The music of Las Cafeteras is the best kind of alive. The East Los Angeles-based seven-piece, which most recently passed through town last October for the Santa Barbara Bowl’s Día de los Muertos show, brings a socially conscious blend of butt-shaking, soul-stirring, Afro-Mexican folk-rock that lifts you up while making sure you are getting down. Even better, from Guadalupe to Carpinteria, the youth of Santa Barbara County are about to have an incredible opportunity to soak in the Las Cafeteras experience free of charge as the band is relocating to the 805 this week for a unique five-day residency. “Four letters, man. E-P-I-C,” said Las Cafeteras singer and zapateado player Hector Flores when asked about his band’s upcoming S.B. engagements. “An epic week of music and storytelling and community building is about to happen.”
The residency is just the latest from the folks behind ¡Viva el Arte de Santa Bárbara!, a community-minded collaborative effort from UCSB’s Arts & Lectures, the Marjorie Luke Theatre, Isla Vista Youth Projects, County Education’s Children’s Creative Project, and the Guadalupe Cultural Arts and Education Center, among others. Serving some 15,000 people throughout the county each year since it began a decade ago, Viva el Arte works to provide a wide range of music and dance programming free of charge for school children and their families. “Each year, we make a real effort to bring living traditions to town — most of them Latin American in origin — and maybe introduce the kids and their parents to something they have never seen before,” said Cathy Oliverson, director for educational outreach and manager for performing arts at Arts & Lectures.
The 2014-15 edition of Viva el Arte, which concludes with the upcoming Las Cafeteras visit, has already featured Mariachi Garibaldi de Jaime Cuéllar, the Contra-Tiempo Urban Latin Dance Theater (whose residence included a flash mob dance at the Santa Maria Town Center Mall), Mariachi Flor de Toloache, and M.A.K.U. Soundsystem. “It’s been a great year, but we are definitely going to end it on a high note with Las Cafeteras,” said Oliverson excitedly.
To be clear, the offerings provided by Viva el Arte are about a whole lot more than just free concerts and dance performances. Public schools, thanks to years’ worth of budgetary bloodletting, don’t deliver anywhere near the same level of music and dance that they once did, and family budget realities often prevent moms and dads from being able to expose their kids to the living culture so often happening on stages throughout the South Coast.
Neither of these two situations does anything to help our youth or, as a result, our community’s future. Quite the contrary, actually. However, thanks to a mosaic of grant funding, Viva el Arte is able to transcend this dangerous deficiency and deliver some much-needed (and enjoyable) music and dance inspiration exactly where it is needed most. “We see it as a great way to reinvest in our local audience and our future artists,” said Santa Barbara Bowl Program Director Eric Shiflett. “There is a definite lack of performing-arts education in our schools nowadays. Kids just aren’t getting it like they used to, so we have to find a way to provide it.”
To that end, the Bowl, as they have in years past with other ¡Viva el Arte de Santa Bárbara! performers like the Yamato Drummers and the Children of Uganda vocal company, is opening its doors and providing its world-class venue for a full day of free Las Cafeteras shows for school groups on April 22. According to Shiflett, the Bowl will welcome upward of 5,000 students that day and, as he put it, “For many of them, it’s not only their first visit to the Bowl, but it will be their first time in a performing-arts center, period.”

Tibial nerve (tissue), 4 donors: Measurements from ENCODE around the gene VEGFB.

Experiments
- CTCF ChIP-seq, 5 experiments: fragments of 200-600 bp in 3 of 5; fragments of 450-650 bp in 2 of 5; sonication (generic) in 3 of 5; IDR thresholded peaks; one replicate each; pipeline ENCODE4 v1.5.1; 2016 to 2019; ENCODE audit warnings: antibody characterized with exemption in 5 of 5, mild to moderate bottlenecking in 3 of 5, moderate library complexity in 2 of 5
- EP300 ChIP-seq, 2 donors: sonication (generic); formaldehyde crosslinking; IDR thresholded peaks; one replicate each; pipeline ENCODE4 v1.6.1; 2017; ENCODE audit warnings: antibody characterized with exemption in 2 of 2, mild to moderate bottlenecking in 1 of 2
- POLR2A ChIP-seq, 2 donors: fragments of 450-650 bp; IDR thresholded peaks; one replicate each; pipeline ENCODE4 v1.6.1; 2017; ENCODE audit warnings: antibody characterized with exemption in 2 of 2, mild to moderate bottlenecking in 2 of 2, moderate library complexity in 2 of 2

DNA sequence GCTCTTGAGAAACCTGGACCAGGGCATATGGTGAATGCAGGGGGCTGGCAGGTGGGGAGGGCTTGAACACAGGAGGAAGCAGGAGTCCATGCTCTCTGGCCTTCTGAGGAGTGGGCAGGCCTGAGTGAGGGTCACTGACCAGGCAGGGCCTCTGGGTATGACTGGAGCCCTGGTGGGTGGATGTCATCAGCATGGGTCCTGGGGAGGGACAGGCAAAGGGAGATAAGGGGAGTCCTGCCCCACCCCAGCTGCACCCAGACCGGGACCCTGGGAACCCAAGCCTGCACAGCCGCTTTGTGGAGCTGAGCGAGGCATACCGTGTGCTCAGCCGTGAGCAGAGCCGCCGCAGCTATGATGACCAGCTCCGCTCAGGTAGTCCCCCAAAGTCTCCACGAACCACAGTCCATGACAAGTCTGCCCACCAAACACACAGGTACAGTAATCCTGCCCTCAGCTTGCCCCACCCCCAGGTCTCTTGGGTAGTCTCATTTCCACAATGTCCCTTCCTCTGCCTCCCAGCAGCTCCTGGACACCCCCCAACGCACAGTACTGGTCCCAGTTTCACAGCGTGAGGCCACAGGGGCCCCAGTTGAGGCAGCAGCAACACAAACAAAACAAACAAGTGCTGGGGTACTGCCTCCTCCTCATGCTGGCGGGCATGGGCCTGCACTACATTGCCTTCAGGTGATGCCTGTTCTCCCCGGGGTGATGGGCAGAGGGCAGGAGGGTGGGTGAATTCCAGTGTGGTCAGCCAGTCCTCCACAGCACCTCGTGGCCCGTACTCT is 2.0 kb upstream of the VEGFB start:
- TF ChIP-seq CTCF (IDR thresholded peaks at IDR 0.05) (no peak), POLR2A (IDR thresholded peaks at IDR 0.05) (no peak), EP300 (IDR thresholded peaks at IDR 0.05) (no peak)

As for the artists who are making the magic happen this week? Well, Las Cafeteras may be the most perfect match imaginable for a residency with Vive el Arte. Not only is the band the living embodiment of what they themselves call “multicultural immigrant music,” but they also play a personal type of Son Jarocho music, the nearly three-centuries-old folk sound of Mexico’s Veracruz region. “Many of us [in the band] grew up poor and without instruments or instruction. As a result, some of us didn’t start playing music at all until we were 19 or 20 and started hanging out at community youth centers,” explained Flores as to why his band is so excited for their upcoming residency. “Bridging music, culture, and youth development is in our band’s bloodstream … For us, music is a vehicle that allows you to get to a personal place of freedom. We want to help create a whole generation that knows this freedom.”
Starting with the Bowl shows this Wednesday (which will also feature Ballet Folklórico de Los Ángeles), Las Cafeteras will be performing at least 12 times within five days — everywhere from Guadalupe City Hall and Isla Vista School to Carpinteria High, the Franklin Neighborhood Center, and the Marjorie Luke, to name but a few of their stages of call in the days ahead. They will also be teaching a Son Jarocho workshop, playing a set for the County Education Office’s Migrant Education Program, and gigging at a handful of secondary schools and community venues yet to be determined. “Have you seen the schedule, man? I am not sure we will even have time for a nap,” said Flores with a laugh before adding enthusiastically, “This is exactly the type of work we want to do. This is the essence of who we are. We want young people to look at us and say ‘Hey, if they can do it, so can I.’”
For a full schedule of ¡Viva el Arte de Santa Bárbara!’s Las Cafeteras concerts and education workshops, go to facebook.com/VivaelArteSB or artsandlectures.sa.ucsb.edu/Community/VivaElArte.aspx.